Historical Perspective of George W. Bush
“The War on Terrorism”
In 2001 the United States experienced the most horrendous terrorist attacks the world has ever seen. In 2003 President W. Bush signed the homeland security act that established the department of homeland security within the Whitehouse; the first of its kind since the implementation of the national security act enacted by President Truman. The creation of home land security from George Bush’s point of view was a direct response to the 9/11 terrorist attacks. However, to Bush critics the creation of home land security was a direct response to soothe public fear, terror, and confusion of terrorism towards the United States.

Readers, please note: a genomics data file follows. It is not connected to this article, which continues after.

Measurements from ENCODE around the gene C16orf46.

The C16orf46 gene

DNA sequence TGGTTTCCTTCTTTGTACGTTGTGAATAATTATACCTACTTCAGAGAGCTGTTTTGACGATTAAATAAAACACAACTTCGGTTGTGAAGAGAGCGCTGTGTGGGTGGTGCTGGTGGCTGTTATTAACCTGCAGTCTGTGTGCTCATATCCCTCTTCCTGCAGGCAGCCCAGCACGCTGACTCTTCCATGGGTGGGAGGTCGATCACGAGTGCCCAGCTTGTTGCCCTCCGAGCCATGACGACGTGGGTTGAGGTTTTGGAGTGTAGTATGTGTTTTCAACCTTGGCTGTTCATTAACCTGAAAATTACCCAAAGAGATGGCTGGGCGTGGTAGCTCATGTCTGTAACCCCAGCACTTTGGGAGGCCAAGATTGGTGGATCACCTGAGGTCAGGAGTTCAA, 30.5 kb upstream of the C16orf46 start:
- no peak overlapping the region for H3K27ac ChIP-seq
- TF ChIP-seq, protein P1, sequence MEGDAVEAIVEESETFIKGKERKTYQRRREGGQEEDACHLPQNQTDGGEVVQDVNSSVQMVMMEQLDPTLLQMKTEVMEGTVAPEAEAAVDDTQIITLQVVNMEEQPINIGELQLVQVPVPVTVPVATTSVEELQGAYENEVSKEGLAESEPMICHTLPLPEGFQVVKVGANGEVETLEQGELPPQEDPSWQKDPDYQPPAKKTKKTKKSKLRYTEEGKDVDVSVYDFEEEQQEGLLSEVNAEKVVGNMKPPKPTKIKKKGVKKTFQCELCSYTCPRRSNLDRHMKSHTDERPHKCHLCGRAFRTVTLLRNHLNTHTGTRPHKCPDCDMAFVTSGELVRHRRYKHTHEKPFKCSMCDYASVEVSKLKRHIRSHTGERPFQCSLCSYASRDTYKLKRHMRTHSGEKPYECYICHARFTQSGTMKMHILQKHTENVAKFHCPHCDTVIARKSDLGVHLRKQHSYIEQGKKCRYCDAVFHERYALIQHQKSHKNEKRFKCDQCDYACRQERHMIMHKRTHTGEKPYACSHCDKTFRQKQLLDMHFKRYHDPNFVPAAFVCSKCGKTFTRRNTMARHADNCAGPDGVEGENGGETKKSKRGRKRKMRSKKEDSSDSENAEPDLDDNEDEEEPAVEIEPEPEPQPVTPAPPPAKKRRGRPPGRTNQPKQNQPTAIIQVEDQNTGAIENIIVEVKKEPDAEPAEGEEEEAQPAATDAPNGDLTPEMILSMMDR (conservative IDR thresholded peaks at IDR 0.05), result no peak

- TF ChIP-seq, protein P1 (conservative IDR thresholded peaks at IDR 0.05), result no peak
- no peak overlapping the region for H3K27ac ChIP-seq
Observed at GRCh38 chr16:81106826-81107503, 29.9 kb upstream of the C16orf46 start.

The idea of home land security HLS was originally opposed by George Bush, but once the idea picked up momentum in the senate, Bush changed his mind (whitehouse.gov/Homeland). The strategic object of creating homeland security was to: 1.) Prevent terrorist attacks within the U.S., 2.) reduce America’s vulnerability to terrorism, and 3.) Minimize the damage and recover from attacks that do occur. However, this was the exact purpose that the National security council was created to do, although with more limitations than homeland security. Historically, the U.S. was dependent upon the CIA to gain access to possible threats towards the U.S. This branch of intelligence was established by the National security act. Many issues arose in regards to this agency that left the United States blinded. The main issue was that the job of the CIA was to focus internationally and not domestically, this unilateral focus is what possibly left the U.S. unprotected.